- Mid-Tier Operator: “Halliburton has maintained top market share in new wells, but has the lion’s share of remediation as well.”
- Multi-Well Pads Average ~5 Wells Per Pad
[See Question 6 on Statistical Review]
The average number of wells reported per pad is about five. Reports ranged from four to six wells per pad in the region.
- Mid-Tier Operator: “Six wells per pad is most common, but we have seen some do more, others less. Pads with four or five wells may see an additional well added later.”
- Zipper Fracks Account For 40% Of Completions; Solo Fracks Account For Remainder
[See Question 7 on Statistical Review]
The percentage of zipper frack completions reported among respondents is 40%, slightly down from the 43% reported in February. The remaining 60% of wells are fracked using the solo frack on one well at a time and are more common now due to the slower pace of completing wells. One respondent uses solo frack only with coil fracks.
- Top-Tier Operator: “Zipper fracks still save time and money when an operator chooses multi-well completion.”
- Sand Remains Most Common Proppant
[See Question 8a and 8b on Statistical Review]
Natural sand continues to be the most common proppant in the region. and averages about 8.5 million pounds per well, up somewhat from the 7.5 million pounds reported in February. A total of 95% of proppant used in the Bakken is natural sand. Ceramics are used in 5% of the wells completed.
- Three Or Four Perf Sets Per Stage Most Common
[See Question 9a and 9b on Statistical Review]
Six of eight respondents reported three to four perf sets per stage with enhanced horizontal completions methods with little expectation of change. One operator, however, reported testing longer stages with four to five perf sets per stage on 50% of completions. Also, one respondent uses shorter sleeve stages and coil frack exclusively.
End Survey Findings
H A R T E N E R G Y researchers completed interviews with eight industry participants in the downhole completions segment in the Bakken region. Participants include four sales professionals with frack companies, one completions consultant, one equipment supplier and two representatives for E&P companies. Interviews were conducted in early to mid-May 2016.
Part II. – Statistical Review
Total Respondents = 8
[Fracking service providers = 4, Completion consultant = 1, Equipment supplier = 1, Operators = 2]
1. What common practices are used in your area for completions?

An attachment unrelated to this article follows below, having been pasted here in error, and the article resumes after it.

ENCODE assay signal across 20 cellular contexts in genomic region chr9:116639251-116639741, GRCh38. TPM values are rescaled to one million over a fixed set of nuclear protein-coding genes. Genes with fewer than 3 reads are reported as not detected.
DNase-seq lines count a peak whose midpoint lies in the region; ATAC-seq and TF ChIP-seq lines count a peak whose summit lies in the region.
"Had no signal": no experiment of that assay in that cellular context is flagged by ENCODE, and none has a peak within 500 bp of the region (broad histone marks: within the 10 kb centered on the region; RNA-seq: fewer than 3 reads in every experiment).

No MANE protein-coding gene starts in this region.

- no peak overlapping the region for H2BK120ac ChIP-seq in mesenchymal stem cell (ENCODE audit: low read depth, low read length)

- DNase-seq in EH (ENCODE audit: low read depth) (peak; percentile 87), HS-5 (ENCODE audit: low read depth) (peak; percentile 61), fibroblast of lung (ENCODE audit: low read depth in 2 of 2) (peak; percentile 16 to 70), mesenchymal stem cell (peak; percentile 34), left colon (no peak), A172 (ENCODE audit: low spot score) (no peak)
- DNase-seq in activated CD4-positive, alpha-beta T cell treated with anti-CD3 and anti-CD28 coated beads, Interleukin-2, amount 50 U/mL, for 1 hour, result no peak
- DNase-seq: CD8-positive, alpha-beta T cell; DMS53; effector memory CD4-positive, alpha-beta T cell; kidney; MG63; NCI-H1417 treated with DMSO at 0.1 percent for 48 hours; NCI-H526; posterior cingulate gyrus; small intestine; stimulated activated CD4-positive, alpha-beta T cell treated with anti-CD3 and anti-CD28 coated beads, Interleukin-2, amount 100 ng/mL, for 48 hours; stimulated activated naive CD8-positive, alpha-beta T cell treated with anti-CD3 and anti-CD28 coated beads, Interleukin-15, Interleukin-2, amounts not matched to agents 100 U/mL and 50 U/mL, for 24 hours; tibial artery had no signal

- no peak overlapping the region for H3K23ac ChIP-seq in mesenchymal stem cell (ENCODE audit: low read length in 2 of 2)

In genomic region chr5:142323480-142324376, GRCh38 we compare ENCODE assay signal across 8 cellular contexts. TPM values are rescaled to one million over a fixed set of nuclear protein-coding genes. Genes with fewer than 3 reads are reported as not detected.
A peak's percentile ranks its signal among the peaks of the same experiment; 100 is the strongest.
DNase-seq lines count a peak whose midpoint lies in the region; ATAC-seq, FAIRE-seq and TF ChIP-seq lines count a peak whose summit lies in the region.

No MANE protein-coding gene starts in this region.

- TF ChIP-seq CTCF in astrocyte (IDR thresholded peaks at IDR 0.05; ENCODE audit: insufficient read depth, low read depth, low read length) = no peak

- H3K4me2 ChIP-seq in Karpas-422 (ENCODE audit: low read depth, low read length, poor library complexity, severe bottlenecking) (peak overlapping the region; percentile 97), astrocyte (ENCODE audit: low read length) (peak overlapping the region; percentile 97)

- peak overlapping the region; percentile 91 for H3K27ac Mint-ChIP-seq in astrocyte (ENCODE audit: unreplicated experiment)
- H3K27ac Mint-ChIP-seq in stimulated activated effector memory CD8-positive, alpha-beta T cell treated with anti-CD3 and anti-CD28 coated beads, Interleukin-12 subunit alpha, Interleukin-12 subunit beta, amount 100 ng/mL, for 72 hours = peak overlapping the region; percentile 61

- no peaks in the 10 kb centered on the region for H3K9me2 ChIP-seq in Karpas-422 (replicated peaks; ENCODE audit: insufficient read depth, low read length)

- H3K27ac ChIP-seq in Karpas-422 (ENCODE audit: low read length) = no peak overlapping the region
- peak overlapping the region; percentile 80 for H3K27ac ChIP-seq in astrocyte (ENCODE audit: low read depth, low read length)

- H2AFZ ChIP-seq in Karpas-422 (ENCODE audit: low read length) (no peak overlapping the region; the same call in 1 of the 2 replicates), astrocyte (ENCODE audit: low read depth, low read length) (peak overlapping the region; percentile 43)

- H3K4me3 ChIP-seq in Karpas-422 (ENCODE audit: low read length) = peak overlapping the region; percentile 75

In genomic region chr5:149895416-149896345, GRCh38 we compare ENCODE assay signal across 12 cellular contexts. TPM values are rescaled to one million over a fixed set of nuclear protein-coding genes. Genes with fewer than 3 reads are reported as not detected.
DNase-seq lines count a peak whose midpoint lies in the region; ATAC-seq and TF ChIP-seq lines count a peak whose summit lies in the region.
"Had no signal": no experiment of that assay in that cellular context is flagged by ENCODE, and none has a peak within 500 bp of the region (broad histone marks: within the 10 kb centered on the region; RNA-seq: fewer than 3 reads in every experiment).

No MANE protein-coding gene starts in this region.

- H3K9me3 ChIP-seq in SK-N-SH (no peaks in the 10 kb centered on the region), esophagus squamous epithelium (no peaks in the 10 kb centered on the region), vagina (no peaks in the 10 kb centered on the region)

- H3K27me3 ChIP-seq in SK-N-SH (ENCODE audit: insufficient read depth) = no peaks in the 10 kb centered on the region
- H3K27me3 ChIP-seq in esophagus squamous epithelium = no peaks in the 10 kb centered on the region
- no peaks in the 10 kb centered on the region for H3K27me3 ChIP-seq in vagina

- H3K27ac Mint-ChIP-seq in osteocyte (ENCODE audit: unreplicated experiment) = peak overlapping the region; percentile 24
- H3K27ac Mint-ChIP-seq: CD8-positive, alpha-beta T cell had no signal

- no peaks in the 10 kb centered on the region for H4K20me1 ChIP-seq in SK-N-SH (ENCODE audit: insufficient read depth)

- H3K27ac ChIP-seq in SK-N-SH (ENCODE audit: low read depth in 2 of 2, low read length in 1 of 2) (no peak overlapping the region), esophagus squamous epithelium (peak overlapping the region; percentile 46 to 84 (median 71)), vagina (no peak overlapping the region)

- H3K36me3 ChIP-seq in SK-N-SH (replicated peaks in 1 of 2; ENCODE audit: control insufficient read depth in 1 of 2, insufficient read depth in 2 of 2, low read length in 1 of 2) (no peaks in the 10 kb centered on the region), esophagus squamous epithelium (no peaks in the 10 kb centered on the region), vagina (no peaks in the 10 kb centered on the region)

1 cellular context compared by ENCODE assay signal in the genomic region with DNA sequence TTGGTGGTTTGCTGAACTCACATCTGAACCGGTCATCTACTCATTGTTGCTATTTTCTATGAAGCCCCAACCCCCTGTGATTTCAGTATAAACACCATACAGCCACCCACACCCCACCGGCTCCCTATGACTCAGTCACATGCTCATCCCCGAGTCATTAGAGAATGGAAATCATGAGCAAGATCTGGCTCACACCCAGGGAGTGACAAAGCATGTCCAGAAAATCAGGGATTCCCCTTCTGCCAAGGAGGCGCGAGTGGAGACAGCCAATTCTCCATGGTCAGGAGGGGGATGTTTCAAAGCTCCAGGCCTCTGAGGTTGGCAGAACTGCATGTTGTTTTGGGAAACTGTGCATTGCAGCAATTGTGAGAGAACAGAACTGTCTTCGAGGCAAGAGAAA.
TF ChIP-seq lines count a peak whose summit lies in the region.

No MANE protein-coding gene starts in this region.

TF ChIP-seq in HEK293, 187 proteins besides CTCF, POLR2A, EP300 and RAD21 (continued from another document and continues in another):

*Respondent using gel and ceramic acknowledges little use currently.
2. Do you see that changing over the next three to six months?
No changes expected:
3a. Is spacing between stages closer now than a year ago?
Testing 50% of wells with longer stages:
Spacing now averaging 150-foot stages with sleeves:
3b. What is the average distance between frack stages in your area?
150 feet with sleeves:
200 feet to 225 feet:
226 feet to 250 feet:
4. What fracking technique is most common in your area?
Plug and perf:
5a. Looking at the number of total frack jobs in your area, what percentage is new fracks and what percentage is refracks?
New wells average:
5b. Which fracking company in your area is doing the most new frack work?
5c. What company is doing the most refracks in your area?
6. What is the average number of wells being completed per pad in your area?
~5 wells per pad
7. What percentage of fracks drilled from pads are zipper fracks vs. individual solo fracks?
*One respondent uses coil frack which is always a solo completion.
8a. How much proppant (in pounds) are you using per well?
6-10 million pounds:
8-12 million pounds:
Average per well:
~8.5 million pounds
8b. On a percentage basis, how much proppant in your area is used by type?
Average Among Respondents
Natural sand only:
9a. How many perf clusters are typical between stages?
9b. Is that more or less than six months ago?
Testing 50% with longer stages and four to five perf sets:
Shorter stages with sleeves for coil frack:
*One respondent answered that longer stages with more perf clusters are being tested and if proven effective will cause a change in method.